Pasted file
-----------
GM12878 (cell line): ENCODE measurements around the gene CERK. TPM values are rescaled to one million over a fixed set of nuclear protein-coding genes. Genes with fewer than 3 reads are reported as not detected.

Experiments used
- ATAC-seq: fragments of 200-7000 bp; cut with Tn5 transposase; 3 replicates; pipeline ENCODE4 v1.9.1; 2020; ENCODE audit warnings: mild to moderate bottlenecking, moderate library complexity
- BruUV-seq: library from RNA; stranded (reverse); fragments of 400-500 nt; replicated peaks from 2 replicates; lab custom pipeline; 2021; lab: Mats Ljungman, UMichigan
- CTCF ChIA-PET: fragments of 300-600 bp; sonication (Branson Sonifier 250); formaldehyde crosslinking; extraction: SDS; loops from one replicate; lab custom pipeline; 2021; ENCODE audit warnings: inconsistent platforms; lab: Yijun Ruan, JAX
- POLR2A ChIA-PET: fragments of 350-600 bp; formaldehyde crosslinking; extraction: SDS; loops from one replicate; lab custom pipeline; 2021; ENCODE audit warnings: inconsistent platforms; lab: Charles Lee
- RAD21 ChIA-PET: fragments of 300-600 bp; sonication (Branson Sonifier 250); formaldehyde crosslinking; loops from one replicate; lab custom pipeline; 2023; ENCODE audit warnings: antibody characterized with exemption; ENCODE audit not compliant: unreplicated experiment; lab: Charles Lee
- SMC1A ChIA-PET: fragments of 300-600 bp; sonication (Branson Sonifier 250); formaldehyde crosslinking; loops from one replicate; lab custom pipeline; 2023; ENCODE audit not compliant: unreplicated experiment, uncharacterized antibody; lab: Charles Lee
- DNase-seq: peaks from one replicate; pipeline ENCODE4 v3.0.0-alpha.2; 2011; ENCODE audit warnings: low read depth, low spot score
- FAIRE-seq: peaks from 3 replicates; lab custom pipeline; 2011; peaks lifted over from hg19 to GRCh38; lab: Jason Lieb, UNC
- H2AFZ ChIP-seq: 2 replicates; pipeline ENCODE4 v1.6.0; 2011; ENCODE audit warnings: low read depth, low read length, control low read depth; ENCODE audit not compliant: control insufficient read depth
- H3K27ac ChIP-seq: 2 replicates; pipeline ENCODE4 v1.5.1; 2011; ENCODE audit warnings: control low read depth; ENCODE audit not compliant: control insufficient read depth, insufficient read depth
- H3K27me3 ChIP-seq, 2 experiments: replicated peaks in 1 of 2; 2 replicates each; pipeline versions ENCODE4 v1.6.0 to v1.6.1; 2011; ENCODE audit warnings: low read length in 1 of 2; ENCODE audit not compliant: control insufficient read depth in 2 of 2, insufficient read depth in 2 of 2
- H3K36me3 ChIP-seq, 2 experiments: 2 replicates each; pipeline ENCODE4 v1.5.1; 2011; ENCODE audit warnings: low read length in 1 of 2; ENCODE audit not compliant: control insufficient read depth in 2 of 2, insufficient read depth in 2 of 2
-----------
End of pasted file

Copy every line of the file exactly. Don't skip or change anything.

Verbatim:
GM12878 (cell line): ENCODE measurements around the gene CERK. TPM values are rescaled to one million over a fixed set of nuclear protein-coding genes. Genes with fewer than 3 reads are reported as not detected.

Experiments used
- ATAC-seq: fragments of 200-7000 bp; cut with Tn5 transposase; 3 replicates; pipeline ENCODE4 v1.9.1; 2020; ENCODE audit warnings: mild to moderate bottlenecking, moderate library complexity
- BruUV-seq: library from RNA; stranded (reverse); fragments of 400-500 nt; replicated peaks from 2 replicates; lab custom pipeline; 2021; lab: Mats Ljungman, UMichigan
- CTCF ChIA-PET: fragments of 300-600 bp; sonication (Branson Sonifier 250); formaldehyde crosslinking; extraction: SDS; loops from one replicate; lab custom pipeline; 2021; ENCODE audit warnings: inconsistent platforms; lab: Yijun Ruan, JAX
- POLR2A ChIA-PET: fragments of 350-600 bp; formaldehyde crosslinking; extraction: SDS; loops from one replicate; lab custom pipeline; 2021; ENCODE audit warnings: inconsistent platforms; lab: Charles Lee
- RAD21 ChIA-PET: fragments of 300-600 bp; sonication (Branson Sonifier 250); formaldehyde crosslinking; loops from one replicate; lab custom pipeline; 2023; ENCODE audit warnings: antibody characterized with exemption; ENCODE audit not compliant: unreplicated experiment; lab: Charles Lee
- SMC1A ChIA-PET: fragments of 300-600 bp; sonication (Branson Sonifier 250); formaldehyde crosslinking; loops from one replicate; lab custom pipeline; 2023; ENCODE audit not compliant: unreplicated experiment, uncharacterized antibody; lab: Charles Lee
- DNase-seq: peaks from one replicate; pipeline ENCODE4 v3.0.0-alpha.2; 2011; ENCODE audit warnings: low read depth, low spot score
- FAIRE-seq: peaks from 3 replicates; lab custom pipeline; 2011; peaks lifted over from hg19 to GRCh38; lab: Jason Lieb, UNC
- H2AFZ ChIP-seq: 2 replicates; pipeline ENCODE4 v1.6.0; 2011; ENCODE audit warnings: low read depth, low read length, control low read depth; ENCODE audit not compliant: control insufficient read depth
- H3K27ac ChIP-seq: 2 replicates; pipeline ENCODE4 v1.5.1; 2011; ENCODE audit warnings: control low read depth; ENCODE audit not compliant: control insufficient read depth, insufficient read depth
- H3K27me3 ChIP-seq, 2 experiments: replicated peaks in 1 of 2; 2 replicates each; pipeline versions ENCODE4 v1.6.0 to v1.6.1; 2011; ENCODE audit warnings: low read length in 1 of 2; ENCODE audit not compliant: control insufficient read depth in 2 of 2, insufficient read depth in 2 of 2
- H3K36me3 ChIP-seq, 2 experiments: 2 replicates each; pipeline ENCODE4 v1.5.1; 2011; ENCODE audit warnings: low read length in 1 of 2; ENCODE audit not compliant: control insufficient read depth in 2 of 2, insufficient read depth in 2 of 2